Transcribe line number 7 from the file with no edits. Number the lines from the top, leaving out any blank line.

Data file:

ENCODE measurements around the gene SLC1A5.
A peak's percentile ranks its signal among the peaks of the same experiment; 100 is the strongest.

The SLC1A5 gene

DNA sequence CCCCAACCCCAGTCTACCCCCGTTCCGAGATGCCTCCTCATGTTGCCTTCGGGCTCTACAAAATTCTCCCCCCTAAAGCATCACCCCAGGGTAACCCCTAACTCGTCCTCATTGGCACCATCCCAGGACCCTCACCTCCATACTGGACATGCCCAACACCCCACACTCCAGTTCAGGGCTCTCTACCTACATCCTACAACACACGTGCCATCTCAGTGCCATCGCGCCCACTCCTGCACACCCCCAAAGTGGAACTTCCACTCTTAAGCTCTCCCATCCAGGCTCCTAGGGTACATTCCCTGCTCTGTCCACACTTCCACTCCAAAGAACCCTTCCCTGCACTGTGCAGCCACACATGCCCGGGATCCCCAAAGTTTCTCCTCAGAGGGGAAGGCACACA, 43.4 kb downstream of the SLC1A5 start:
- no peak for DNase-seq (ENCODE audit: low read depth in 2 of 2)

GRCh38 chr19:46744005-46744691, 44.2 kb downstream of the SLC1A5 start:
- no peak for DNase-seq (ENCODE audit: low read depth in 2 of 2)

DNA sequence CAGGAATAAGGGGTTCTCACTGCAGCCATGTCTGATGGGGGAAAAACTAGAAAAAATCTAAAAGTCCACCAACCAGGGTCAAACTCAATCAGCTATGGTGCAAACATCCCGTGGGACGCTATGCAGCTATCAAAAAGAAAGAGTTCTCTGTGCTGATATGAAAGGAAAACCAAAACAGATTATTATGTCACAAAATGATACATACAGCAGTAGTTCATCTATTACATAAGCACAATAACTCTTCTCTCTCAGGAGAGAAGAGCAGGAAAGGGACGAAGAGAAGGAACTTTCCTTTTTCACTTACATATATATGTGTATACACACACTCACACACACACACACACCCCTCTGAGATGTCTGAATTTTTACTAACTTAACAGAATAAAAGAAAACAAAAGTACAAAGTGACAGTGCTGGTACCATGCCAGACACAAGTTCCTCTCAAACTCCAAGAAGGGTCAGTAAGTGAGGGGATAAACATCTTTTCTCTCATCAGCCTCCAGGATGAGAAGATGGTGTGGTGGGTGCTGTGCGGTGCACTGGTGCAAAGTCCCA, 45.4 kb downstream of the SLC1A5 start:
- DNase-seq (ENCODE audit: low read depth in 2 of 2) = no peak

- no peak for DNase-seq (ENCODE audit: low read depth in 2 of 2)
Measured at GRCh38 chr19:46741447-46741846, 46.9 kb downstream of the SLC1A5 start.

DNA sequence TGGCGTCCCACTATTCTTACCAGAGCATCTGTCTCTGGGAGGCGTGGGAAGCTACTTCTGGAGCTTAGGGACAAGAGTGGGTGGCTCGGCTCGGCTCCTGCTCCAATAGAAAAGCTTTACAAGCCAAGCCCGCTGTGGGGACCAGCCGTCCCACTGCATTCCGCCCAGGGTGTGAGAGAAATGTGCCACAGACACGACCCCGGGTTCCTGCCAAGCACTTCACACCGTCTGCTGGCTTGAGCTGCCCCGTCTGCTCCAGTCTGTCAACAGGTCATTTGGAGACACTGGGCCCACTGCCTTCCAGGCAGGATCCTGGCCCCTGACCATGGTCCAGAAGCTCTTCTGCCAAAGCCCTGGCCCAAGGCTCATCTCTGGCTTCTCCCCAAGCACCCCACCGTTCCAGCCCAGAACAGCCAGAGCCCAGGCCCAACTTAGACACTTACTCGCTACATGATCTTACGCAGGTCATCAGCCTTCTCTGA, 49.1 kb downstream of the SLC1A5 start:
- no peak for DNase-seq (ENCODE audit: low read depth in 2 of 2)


- no peak for DNase-seq (ENCODE audit: low read depth in 2 of 2)